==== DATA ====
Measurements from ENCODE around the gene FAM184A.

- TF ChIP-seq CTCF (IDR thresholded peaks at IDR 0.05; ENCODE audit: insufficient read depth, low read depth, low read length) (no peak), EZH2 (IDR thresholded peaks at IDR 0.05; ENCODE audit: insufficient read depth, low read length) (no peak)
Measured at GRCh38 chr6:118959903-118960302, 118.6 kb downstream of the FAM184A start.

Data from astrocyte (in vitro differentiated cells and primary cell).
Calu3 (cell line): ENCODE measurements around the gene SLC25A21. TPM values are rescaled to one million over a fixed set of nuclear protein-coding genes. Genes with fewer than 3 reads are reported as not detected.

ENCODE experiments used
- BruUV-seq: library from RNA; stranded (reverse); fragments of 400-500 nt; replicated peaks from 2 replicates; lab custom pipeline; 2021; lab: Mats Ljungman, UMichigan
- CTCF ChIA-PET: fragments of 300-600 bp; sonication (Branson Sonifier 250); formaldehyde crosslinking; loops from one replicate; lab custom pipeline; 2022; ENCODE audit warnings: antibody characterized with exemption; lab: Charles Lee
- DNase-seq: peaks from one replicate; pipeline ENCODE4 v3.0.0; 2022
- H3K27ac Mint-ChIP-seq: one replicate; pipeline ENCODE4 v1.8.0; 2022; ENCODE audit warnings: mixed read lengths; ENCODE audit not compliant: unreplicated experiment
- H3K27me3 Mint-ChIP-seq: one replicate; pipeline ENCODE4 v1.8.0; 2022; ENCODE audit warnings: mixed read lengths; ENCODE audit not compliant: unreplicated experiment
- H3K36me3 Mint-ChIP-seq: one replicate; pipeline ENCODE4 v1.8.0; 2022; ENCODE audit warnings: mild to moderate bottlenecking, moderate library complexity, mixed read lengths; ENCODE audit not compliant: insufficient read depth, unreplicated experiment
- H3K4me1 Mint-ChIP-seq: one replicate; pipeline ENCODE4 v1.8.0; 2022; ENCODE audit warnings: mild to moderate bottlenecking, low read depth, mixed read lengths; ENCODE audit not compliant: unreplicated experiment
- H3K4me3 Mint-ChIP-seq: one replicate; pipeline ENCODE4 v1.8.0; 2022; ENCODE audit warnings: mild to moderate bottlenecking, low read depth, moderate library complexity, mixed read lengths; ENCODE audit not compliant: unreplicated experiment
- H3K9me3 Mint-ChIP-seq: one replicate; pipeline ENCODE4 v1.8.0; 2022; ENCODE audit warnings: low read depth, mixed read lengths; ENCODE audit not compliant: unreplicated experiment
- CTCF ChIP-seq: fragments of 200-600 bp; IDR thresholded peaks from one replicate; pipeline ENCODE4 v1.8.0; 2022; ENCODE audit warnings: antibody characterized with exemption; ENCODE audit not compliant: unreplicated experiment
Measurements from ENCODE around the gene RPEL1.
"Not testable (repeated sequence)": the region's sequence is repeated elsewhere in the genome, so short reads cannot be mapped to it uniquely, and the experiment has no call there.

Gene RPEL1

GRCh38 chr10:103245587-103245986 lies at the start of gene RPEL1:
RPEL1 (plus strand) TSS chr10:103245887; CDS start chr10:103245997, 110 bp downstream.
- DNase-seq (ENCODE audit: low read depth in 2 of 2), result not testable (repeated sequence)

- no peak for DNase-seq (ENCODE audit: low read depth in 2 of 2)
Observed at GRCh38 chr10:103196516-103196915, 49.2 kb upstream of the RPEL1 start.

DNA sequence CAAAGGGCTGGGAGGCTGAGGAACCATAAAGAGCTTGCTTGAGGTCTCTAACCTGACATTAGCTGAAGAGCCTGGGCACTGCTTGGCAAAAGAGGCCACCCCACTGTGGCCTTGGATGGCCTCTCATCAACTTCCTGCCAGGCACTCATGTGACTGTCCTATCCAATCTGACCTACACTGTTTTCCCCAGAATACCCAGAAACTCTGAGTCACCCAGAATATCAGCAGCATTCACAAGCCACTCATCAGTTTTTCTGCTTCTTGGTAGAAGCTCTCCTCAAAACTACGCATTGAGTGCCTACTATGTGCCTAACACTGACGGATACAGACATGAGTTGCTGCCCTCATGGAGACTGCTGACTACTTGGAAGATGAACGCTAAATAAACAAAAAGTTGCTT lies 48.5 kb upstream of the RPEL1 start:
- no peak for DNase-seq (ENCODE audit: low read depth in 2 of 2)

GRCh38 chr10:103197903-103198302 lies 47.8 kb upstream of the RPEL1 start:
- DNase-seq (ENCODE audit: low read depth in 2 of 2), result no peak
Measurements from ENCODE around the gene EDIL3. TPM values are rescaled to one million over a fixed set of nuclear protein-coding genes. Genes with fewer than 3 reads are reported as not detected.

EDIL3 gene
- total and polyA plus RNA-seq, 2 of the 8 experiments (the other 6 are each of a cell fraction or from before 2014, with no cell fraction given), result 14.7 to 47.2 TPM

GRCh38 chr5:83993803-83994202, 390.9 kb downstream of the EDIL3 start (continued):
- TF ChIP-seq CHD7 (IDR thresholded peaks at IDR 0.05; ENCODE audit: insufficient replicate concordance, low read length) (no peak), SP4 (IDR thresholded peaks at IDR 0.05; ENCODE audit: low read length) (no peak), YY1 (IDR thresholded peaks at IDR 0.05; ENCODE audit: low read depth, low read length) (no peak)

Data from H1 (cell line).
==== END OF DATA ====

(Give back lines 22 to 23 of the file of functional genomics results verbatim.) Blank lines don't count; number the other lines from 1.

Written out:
- DNase-seq (ENCODE audit: low read depth in 2 of 2), result not testable (repeated sequence)

- no peak for DNase-seq (ENCODE audit: low read depth in 2 of 2)